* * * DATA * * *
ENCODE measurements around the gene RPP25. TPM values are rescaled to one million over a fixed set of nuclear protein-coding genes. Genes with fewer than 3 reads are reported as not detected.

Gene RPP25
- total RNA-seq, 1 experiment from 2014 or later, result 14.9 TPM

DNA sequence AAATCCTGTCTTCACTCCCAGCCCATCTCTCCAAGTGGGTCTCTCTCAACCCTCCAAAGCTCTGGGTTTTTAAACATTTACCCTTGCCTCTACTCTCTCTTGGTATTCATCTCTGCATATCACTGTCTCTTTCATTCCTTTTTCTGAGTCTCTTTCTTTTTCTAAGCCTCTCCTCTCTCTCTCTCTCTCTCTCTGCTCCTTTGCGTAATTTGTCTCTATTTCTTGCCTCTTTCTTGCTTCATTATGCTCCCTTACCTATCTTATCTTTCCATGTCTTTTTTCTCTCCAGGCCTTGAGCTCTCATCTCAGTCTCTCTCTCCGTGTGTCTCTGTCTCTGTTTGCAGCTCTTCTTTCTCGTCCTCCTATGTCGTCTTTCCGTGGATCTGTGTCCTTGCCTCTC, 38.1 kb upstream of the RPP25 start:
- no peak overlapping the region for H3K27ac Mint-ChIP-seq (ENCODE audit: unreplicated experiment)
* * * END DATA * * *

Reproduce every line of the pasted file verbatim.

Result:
ENCODE measurements around the gene RPP25. TPM values are rescaled to one million over a fixed set of nuclear protein-coding genes. Genes with fewer than 3 reads are reported as not detected.

Gene RPP25
- total RNA-seq, 1 experiment from 2014 or later, result 14.9 TPM

DNA sequence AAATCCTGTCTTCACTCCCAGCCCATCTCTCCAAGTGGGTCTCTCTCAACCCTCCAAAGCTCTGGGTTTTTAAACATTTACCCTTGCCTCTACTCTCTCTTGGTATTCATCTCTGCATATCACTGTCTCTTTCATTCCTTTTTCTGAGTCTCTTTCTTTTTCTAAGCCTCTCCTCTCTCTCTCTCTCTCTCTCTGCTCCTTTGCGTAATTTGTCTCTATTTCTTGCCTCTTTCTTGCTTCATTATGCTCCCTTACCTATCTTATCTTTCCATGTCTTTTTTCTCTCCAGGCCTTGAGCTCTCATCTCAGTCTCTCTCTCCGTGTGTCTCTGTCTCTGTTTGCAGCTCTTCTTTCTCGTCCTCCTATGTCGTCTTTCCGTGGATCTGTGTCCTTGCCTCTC, 38.1 kb upstream of the RPP25 start:
- no peak overlapping the region for H3K27ac Mint-ChIP-seq (ENCODE audit: unreplicated experiment)